dimfilter − Directional filtering of 2-D gridded files in the space (or time) domain
dimfilter input_file.grd −Ddistance_flag −F<filtertype><width>[mode] −Goutput_file.grd −N<filtertype><n_sectors> −Qcols [ −Ixinc[unit][=|+][/yinc[unit][=|+]] ] [ −Rwest/east/south/north[r] ] [ −T ] [ −V ]
dimfilter
will filter a .grd file in the space (or time) domain
by dividing the given filter circle into n_sectors,
applying one of the selected primary convolution or
non-convolution filters to each sector, and choosing the
final outcome according to the selected secondary filter. It
computes distances using Cartesian or Spherical geometries.
The output .grd file can optionally be generated as a
sub−Region of the input and/or with a new
−I ncrement. In this way, one may have
"extra space" in the input data so that the edges
will not be used and the output can be within one-half-width
of the input edges. If the filter is low-pass, then the
output may be less frequently sampled than the input.
-Q is for the error analysis mode and only requires
the total number of columns in the input file, which
contains the filtered depths. Finally, one should know that
dimfilter will not produce a smooth output as other
spatial filters do because it returns a minimum median out
of N medians of N sectors. The output can be
edgy unless the input data is noise-free. Thus, an
additional filtering (e.g., Gaussian) to the DiM-filtered
data is generally recommended.
input_file.grd
The file of points to be filtered.
−D |
Distance flag tells how grid (x,y) relates to filter width as follows: |
flag =
0: grid (x,y) same units as width, Cartesian
distances.
flag = 1: grid (x,y) in degrees, width in
kilometers, Cartesian distances.
flag = 2: grid (x,y) in degrees, width in km, dx
scaled by cos(middle y), Cartesian distances.
The above options are fastest because they allow weight matrix to be computed only once. The next three options are slower because they recompute weights for each latitude.
flag =
3: grid (x,y) in degrees, width in km, dx scaled by
cosine(y), Cartesian distance calculation.
flag = 4: grid (x,y) in degrees, width in km,
Spherical distance calculation.
−F |
Sets the primary filter type. Choose among convolution and non-convolution filters. Append the filter code followed by the full diameter width. Available convolution filters are: |
(b) Boxcar: All weights
are equal.
(c) Cosine Arch: Weights follow a cosine arch curve.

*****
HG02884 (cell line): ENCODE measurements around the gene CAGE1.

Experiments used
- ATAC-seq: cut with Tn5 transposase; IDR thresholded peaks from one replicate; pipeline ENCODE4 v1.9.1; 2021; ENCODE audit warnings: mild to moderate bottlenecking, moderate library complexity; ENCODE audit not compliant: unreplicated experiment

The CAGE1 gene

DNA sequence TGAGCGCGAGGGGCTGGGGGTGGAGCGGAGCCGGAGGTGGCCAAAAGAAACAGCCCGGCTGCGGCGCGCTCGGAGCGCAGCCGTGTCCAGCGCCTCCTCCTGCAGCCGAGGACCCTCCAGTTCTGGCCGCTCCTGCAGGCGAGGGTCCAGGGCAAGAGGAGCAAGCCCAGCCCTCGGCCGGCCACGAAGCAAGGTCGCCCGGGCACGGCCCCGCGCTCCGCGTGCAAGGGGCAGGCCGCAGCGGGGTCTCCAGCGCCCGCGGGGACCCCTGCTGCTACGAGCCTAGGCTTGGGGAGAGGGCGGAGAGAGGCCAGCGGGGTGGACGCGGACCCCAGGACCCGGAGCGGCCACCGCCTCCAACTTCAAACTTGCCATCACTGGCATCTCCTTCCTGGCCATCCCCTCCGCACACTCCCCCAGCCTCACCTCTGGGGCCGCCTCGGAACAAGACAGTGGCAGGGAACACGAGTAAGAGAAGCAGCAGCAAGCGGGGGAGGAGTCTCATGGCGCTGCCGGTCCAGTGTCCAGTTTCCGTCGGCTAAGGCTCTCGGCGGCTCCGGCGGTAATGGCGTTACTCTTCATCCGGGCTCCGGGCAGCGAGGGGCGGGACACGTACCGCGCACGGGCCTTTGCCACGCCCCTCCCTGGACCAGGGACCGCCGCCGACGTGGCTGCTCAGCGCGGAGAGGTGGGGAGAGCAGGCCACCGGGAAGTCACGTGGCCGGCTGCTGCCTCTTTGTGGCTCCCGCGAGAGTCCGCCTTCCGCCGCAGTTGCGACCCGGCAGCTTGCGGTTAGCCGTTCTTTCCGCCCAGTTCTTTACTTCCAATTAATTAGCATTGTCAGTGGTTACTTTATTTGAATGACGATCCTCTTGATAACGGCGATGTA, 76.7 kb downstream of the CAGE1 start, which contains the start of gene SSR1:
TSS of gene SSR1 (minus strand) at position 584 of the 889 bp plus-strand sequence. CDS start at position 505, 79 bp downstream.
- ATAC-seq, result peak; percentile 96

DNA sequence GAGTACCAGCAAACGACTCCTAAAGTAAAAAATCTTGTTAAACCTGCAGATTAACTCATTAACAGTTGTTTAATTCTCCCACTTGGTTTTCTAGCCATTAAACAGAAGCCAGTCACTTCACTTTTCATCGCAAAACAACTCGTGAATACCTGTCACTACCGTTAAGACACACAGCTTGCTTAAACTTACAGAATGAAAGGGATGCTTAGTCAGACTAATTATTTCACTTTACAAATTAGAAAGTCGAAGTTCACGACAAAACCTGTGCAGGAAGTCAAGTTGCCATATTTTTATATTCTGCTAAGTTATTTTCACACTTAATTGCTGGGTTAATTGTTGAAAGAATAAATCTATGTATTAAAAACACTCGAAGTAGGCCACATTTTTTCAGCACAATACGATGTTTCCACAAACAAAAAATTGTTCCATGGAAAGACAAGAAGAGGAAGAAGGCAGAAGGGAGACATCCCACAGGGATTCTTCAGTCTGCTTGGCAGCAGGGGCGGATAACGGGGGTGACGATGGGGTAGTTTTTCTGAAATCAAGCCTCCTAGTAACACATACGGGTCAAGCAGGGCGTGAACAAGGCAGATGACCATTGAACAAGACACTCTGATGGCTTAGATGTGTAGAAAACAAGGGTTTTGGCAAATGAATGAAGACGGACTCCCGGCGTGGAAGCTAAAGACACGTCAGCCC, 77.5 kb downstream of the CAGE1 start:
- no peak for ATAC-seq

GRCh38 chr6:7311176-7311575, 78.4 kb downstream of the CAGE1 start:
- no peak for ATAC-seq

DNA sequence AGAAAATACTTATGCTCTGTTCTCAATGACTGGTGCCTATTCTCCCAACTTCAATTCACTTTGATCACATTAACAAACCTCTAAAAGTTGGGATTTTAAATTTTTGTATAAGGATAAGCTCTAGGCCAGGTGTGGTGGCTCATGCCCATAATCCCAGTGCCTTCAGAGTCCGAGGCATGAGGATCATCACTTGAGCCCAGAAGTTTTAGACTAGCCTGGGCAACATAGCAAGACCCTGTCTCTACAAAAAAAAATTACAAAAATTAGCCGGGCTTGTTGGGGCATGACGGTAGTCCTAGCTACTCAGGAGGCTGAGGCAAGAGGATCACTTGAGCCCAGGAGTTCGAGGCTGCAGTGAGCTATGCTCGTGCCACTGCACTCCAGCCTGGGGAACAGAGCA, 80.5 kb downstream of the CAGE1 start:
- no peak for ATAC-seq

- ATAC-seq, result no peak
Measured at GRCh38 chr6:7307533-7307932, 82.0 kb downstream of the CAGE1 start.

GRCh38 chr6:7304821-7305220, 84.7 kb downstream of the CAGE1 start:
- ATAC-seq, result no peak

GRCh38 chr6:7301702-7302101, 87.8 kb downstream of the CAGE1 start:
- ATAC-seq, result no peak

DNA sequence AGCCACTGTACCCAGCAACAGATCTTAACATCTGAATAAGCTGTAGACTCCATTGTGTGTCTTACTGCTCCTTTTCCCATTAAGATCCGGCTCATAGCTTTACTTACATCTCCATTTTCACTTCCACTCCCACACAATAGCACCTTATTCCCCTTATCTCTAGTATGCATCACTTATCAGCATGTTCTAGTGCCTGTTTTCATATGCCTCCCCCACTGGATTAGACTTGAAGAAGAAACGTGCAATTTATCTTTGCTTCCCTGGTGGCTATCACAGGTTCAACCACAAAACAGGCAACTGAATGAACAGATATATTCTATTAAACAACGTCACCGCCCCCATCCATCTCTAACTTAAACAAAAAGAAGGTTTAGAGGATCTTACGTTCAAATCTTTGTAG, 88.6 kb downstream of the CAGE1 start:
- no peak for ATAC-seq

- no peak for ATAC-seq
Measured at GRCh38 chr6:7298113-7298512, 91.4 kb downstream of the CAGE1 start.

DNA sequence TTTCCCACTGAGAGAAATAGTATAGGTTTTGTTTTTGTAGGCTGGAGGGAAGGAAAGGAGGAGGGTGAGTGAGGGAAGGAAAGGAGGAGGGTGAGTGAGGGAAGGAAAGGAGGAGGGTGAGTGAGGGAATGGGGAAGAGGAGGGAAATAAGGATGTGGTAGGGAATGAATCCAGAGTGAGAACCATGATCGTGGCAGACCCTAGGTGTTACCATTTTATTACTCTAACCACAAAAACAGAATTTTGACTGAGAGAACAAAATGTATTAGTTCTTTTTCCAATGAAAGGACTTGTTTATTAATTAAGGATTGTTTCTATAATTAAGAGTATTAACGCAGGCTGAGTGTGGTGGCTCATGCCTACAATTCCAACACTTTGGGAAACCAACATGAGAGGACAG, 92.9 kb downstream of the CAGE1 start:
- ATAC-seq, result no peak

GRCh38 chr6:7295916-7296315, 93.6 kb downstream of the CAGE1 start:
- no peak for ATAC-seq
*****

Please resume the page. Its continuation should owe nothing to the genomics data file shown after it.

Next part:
(g) Gaussian: Weights are given by the Gaussian
function.
Non-convolution filters are:
(m) Median: Returns median value.
(p) Maximum likelihood probability (a mode
estimator): Return modal value. If more than one mode is
found we return their average value. Append - or + to the
filter width if you rather want to return the smallest or
largest of the modal values.
−N |
Sets the secondary filter type and the number of bow-tie sectors. n_sectors must be integer and larger than 0. When n_sectors is set to 1, the secondary filter is not effective. Available secondary filters are: |
(l) Lower: Return the
minimum of all filtered values.
(u) Upper: Return the maximum of all filtered values.
(a) Average: Return the mean of all filtered values.
(m) Median: Return the median of all filtered values.
(p) Mode: Return the mode of all filtered values.
−G |
output_file.grd is the output of the filter. |
−I |
x_inc [and optionally y_inc] is the output Increment. Append m to indicate minutes, or c to indicate seconds. If the new x_inc, y_inc are NOT integer multiples of the old ones (in the input data), filtering will be considerably slower. [Default: Same as input.] |
||
−R |
west, east, south, and north defines the Region of the output points. [Default: Same as input.] |
||
−T |
Toggle the node registration for the output grid so as to become the opposite of the input grid [Default gives the same registration as the input grid]. |
||
−Q |
cols is the total number of columns in the input file. For this mode, it expects to read depths consisted of several columns. Each column represents a filtered grid with a filter width, which can be obtained by ’grd2xyz -Z’. The outcome will be median, MAD, and mean. So, the column with the medians is used to generate the regional component and the column with the MADs to conduct the error analysis. |
||
−V |
Selects verbose mode, which will send progress reports to stderr [Default runs "silently"]. |